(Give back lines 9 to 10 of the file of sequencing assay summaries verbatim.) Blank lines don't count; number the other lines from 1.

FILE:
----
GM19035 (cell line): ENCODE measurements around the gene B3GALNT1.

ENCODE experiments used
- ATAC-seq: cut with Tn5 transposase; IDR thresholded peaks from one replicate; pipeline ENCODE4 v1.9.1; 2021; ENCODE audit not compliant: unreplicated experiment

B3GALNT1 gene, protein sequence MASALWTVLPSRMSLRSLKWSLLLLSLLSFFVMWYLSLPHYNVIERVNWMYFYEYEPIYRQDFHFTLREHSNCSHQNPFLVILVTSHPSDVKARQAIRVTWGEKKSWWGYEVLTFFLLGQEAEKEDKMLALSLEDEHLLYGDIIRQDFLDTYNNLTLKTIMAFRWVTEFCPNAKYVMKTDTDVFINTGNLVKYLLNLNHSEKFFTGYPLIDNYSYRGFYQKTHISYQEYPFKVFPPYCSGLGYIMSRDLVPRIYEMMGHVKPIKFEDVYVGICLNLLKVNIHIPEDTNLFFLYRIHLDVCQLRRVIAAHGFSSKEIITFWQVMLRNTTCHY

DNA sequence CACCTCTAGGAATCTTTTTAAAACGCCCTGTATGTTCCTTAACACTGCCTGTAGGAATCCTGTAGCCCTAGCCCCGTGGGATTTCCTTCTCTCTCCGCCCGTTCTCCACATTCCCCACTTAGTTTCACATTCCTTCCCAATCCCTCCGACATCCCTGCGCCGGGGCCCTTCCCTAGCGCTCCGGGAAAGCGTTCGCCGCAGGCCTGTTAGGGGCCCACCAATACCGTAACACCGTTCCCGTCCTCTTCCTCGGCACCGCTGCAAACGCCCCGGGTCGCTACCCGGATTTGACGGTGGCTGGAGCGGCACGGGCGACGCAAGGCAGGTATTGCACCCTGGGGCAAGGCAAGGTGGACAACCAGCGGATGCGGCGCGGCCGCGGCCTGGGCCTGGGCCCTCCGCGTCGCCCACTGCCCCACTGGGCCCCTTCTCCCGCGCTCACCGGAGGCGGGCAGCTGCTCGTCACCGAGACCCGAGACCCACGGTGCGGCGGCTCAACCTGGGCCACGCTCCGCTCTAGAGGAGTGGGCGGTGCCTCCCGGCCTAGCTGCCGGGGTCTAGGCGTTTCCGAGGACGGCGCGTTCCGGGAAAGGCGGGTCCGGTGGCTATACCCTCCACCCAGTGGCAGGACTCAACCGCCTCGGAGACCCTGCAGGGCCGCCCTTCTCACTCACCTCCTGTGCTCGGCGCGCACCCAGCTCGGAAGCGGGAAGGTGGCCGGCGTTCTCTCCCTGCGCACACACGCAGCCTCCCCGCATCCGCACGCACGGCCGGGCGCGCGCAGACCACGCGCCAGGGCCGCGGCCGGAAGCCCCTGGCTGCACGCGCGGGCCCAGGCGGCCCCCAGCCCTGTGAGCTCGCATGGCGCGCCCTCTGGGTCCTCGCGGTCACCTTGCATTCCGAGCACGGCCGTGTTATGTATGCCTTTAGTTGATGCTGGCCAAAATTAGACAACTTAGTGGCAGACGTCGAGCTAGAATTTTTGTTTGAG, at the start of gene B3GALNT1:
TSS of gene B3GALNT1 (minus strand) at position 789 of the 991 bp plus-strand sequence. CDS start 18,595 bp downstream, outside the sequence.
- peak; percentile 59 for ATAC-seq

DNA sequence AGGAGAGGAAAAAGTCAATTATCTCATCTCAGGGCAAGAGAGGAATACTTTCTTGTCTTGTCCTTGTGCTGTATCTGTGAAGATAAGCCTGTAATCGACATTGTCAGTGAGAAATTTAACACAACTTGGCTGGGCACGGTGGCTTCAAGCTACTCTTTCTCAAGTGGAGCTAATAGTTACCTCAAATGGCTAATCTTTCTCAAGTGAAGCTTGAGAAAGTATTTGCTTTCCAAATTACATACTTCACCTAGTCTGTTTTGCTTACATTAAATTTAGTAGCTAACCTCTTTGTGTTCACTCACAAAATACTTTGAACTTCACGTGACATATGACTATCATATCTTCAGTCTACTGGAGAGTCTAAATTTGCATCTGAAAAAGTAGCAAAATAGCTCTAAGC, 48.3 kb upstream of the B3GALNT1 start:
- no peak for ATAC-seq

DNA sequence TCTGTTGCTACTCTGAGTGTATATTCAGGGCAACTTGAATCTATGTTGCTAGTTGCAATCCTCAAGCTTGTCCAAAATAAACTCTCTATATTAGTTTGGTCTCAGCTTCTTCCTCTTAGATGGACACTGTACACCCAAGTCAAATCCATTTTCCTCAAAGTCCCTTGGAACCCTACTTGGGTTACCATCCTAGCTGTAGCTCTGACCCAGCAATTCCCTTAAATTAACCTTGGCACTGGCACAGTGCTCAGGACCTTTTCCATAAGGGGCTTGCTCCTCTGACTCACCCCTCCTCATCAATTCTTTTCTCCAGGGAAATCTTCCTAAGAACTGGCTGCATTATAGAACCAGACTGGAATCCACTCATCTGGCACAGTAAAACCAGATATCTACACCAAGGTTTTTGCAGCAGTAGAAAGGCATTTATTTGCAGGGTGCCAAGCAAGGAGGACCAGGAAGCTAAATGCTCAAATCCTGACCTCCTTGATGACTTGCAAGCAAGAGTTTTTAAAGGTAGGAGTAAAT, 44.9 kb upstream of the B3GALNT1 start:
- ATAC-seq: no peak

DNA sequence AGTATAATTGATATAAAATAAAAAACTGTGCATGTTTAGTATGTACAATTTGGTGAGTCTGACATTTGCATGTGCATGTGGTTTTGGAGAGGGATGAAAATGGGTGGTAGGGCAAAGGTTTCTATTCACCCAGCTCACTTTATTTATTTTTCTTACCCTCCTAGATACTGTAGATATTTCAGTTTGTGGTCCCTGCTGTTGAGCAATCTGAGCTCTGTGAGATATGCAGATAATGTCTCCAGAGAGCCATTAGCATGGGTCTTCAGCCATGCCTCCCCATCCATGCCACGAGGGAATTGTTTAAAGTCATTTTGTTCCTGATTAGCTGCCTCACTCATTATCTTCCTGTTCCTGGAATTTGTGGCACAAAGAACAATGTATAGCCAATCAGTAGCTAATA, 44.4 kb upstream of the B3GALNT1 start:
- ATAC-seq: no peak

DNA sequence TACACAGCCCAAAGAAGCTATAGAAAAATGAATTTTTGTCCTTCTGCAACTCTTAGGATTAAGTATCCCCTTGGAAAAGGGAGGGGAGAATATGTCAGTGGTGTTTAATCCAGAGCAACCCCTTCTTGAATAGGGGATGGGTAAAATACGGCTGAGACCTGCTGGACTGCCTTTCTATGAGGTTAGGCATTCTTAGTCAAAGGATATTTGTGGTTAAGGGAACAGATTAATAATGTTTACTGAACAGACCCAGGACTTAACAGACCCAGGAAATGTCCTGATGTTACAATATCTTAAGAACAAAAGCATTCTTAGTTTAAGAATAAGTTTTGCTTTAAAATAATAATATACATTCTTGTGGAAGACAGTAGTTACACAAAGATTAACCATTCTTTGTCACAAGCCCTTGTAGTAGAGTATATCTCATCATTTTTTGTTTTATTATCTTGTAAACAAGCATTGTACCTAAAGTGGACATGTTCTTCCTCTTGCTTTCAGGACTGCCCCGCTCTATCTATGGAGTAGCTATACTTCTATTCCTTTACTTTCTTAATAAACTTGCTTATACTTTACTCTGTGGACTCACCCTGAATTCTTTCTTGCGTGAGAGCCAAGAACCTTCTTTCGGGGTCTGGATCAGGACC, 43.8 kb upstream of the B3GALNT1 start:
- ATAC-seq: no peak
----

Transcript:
- no peak for ATAC-seq

DNA sequence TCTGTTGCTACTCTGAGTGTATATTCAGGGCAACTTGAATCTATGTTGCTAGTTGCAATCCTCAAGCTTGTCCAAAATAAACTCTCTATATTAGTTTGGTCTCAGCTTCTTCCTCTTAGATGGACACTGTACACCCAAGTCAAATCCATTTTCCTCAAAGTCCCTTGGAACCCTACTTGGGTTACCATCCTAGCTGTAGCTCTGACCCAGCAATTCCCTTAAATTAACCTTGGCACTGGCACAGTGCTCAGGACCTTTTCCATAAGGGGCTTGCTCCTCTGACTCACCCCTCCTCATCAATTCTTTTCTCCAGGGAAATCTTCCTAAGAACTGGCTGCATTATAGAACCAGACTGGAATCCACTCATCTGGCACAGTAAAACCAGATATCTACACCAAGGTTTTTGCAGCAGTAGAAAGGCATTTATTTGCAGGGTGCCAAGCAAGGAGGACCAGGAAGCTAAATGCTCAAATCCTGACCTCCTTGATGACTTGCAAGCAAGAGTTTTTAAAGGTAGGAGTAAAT, 44.9 kb upstream of the B3GALNT1 start: